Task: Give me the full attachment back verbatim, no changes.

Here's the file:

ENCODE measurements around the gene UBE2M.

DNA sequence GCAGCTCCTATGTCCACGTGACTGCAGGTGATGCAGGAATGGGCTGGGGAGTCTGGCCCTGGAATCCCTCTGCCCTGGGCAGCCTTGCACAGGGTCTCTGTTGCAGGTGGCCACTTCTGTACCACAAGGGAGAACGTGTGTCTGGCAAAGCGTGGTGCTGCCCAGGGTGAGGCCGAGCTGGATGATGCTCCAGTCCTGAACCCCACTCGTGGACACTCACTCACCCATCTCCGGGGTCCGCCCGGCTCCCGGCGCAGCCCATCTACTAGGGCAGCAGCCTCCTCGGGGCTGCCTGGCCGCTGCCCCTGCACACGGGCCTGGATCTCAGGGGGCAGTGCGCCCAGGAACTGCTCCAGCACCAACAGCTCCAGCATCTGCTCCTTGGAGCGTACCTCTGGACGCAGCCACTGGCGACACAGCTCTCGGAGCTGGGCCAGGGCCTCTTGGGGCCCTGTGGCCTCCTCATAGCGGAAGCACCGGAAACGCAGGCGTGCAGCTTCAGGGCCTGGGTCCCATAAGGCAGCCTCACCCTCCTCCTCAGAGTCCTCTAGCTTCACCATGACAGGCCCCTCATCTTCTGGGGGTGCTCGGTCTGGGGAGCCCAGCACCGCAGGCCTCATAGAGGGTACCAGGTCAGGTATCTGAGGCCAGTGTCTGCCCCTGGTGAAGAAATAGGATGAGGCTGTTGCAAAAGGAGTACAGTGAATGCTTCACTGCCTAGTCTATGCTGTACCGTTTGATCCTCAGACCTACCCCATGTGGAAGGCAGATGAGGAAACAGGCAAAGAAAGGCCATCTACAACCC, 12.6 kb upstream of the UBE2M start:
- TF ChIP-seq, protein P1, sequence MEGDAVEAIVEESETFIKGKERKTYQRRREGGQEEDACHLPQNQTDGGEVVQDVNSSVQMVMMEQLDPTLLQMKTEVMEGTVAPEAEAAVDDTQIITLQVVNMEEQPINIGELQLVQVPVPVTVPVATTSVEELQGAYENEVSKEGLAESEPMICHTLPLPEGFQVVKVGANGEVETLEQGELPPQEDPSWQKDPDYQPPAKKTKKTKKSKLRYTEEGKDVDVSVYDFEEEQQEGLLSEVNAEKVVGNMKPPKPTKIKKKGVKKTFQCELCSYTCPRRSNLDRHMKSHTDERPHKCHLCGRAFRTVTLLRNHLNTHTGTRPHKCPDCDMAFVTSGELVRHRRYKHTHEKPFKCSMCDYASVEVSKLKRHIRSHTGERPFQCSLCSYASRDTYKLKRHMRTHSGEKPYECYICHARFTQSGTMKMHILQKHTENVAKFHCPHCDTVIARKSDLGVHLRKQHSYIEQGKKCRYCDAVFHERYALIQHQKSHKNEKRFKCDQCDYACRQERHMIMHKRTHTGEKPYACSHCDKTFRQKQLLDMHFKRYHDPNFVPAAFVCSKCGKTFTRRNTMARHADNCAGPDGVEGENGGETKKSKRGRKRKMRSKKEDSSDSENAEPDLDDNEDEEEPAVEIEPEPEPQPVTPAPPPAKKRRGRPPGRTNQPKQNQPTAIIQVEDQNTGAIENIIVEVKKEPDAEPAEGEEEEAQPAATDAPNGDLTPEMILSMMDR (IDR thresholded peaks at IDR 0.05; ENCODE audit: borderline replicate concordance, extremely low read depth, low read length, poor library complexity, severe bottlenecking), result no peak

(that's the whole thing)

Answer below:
ENCODE measurements around the gene UBE2M.

DNA sequence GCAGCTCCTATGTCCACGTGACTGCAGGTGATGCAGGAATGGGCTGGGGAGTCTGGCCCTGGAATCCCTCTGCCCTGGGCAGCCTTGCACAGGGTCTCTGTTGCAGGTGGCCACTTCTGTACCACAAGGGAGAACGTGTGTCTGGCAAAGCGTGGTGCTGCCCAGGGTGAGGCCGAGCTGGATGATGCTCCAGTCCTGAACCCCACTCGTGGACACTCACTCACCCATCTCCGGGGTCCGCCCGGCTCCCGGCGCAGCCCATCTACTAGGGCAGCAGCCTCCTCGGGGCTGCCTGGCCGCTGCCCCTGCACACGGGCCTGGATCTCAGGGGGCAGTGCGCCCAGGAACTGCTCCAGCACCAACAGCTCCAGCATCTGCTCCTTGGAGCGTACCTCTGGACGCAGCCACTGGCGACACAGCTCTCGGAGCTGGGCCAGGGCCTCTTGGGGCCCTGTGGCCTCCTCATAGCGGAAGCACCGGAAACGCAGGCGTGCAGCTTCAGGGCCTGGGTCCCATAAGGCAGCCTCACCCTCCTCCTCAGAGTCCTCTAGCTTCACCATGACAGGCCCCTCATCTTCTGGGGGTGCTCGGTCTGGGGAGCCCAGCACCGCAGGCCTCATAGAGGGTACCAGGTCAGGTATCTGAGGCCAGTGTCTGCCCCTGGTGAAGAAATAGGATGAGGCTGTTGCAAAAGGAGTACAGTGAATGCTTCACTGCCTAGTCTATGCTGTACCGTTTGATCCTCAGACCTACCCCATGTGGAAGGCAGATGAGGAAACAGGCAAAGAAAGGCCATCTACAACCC, 12.6 kb upstream of the UBE2M start:
- TF ChIP-seq, protein P1, sequence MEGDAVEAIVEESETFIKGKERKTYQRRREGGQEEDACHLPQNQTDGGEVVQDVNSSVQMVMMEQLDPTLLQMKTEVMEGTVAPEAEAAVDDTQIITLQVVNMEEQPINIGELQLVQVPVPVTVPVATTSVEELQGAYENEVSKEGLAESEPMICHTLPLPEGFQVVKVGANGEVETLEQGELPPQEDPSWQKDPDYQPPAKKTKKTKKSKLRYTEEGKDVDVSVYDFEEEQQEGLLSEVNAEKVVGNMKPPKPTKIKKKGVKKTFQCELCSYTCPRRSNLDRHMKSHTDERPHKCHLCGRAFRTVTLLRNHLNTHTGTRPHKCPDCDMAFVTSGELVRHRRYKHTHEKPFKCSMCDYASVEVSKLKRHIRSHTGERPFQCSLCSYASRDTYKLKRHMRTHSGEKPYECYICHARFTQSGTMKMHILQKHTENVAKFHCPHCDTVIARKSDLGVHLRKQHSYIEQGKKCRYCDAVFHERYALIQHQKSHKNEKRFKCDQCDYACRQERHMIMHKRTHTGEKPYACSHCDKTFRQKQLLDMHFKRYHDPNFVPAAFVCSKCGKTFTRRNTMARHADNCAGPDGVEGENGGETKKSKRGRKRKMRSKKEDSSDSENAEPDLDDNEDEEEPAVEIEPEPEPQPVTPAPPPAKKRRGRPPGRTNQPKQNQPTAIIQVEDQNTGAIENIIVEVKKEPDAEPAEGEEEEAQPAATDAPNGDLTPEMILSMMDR (IDR thresholded peaks at IDR 0.05; ENCODE audit: borderline replicate concordance, extremely low read depth, low read length, poor library complexity, severe bottlenecking), result no peak